What were the presidential years like for George and Martha Washington?
George and Martha Washington were true "partners" in life. During the presidential years, their 30-year marriage was an asset in establishing the standards for the presidency and the role of first lady. They longed to live out the remainder of their days, content in the rural Virginia countryside they loved; however, a deeply held sense of duty for both Washingtons was always a higher priority. With great care, they calculated every action and behavior, always with future presidents and first ladies in mind. For the first ten months, the Washingtons settled into the Samuel Osgood House, the first of three presidential mansions---the first two in New York and the last in Philadelphia---they would call home. The presidential mansion was a lively place with two energetic grandchildren. By the time they returned home to Mount Vernon in 1797, Nelly would be a very pretty young lady of 18, and Washy, a carefree teenager of 16 who would be the epitome of his father, Jacky. A permanent capital was under construction in the new District of Columbia by 1793, including the future "White House," but the Washingtons would never live in the city that would bear their name. Martha Washington established Thursday night formal dinners, and Friday nights were reserved for informal receptions for anyone, within reason, who wanted to attend. The President attended these casual receptions and appeared to be relaxed and cordial, obviously enjoying himself. When the seat of government moved to Philadelphia in 1790 (where it would remain until 1800), Martha, never particularly happy in New York, was thrilled to be reunited with old friends.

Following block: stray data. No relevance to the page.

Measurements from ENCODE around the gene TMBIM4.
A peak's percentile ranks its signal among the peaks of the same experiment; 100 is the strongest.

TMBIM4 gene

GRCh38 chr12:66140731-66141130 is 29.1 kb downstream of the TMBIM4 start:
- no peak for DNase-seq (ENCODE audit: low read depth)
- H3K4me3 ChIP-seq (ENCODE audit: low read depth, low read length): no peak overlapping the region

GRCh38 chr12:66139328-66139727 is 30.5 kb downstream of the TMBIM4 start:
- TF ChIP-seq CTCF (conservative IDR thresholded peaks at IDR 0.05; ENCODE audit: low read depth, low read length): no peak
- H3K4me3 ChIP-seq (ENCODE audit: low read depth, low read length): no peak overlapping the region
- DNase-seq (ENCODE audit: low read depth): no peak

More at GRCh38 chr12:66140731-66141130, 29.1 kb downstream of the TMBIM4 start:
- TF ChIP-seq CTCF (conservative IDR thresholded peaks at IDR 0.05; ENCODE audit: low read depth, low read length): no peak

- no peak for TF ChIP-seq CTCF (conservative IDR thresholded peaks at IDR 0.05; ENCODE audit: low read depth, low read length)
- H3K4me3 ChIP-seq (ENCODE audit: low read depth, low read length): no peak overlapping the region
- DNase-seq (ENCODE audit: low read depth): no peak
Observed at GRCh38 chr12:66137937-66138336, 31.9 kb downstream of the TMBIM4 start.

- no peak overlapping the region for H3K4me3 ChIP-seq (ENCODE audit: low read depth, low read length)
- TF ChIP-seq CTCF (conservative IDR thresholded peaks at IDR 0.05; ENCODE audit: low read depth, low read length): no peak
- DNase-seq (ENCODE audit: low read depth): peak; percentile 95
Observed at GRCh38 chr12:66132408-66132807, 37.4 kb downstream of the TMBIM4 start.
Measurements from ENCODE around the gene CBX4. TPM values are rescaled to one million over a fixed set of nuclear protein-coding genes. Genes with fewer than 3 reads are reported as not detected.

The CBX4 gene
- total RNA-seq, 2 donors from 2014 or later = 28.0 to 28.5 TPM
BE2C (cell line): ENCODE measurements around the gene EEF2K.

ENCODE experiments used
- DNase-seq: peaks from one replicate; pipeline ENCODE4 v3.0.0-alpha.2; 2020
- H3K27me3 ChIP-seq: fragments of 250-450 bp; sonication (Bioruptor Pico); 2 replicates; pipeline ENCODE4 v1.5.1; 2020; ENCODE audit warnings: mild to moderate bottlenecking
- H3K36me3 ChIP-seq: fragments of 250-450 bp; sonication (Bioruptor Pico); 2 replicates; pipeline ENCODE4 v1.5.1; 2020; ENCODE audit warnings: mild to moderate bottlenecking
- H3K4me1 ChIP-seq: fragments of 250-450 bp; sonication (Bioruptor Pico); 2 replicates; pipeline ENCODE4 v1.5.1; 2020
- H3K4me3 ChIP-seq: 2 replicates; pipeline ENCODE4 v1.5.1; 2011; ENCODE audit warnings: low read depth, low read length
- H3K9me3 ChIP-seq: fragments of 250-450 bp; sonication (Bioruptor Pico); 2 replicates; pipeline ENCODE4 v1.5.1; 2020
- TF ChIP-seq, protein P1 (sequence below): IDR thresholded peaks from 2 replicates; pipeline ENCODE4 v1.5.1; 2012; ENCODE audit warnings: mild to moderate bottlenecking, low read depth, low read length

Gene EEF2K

What precedents did George Washington establish for future presidents?
George Washington was sworn in as the first President of the United States on April 30, 1789. Placing his hand on a hastily located Bible, Washington recited the oath of office, kissed the Bible, and, closing his eyes, reportedly said, "So help me God." He was dressed in an American-made brown suit, the equivalent of today's business suit. He then briefly addressed a joint session of Congress, delivering the first inaugural address. (One senator observed that Washington's hands trembled, and he appeared awkward and embarrassed.) One of his first acts as President was to gather a circle of trusted advisors into the first presidential cabinet. He selected his cabinet with great attention paid to individual abilities and to achieving an ideological balance. The Senate would confirm Washington's nominations for the first Supreme Court Justices, originally six in number. Although intending to serve only one term of office, Washington worried that the new government was not yet on firm footing and agreed to serve a second term. But when voices began to clamor for a third term he voluntarily stepped down from power, just as he had at the end of the war. In what would later be called a farewell address, Washington wrote a thoughtful letter to the American People, which was published on September 19, 1796. His strongest admonitions were to counsel against political partisanship, "factions," and "foreign entanglements." The precedent for a peaceful transfer of power was accomplished when John Adams was sworn into office on March 4, 1797.
What were Washington's greatest challenges as first President of the United States?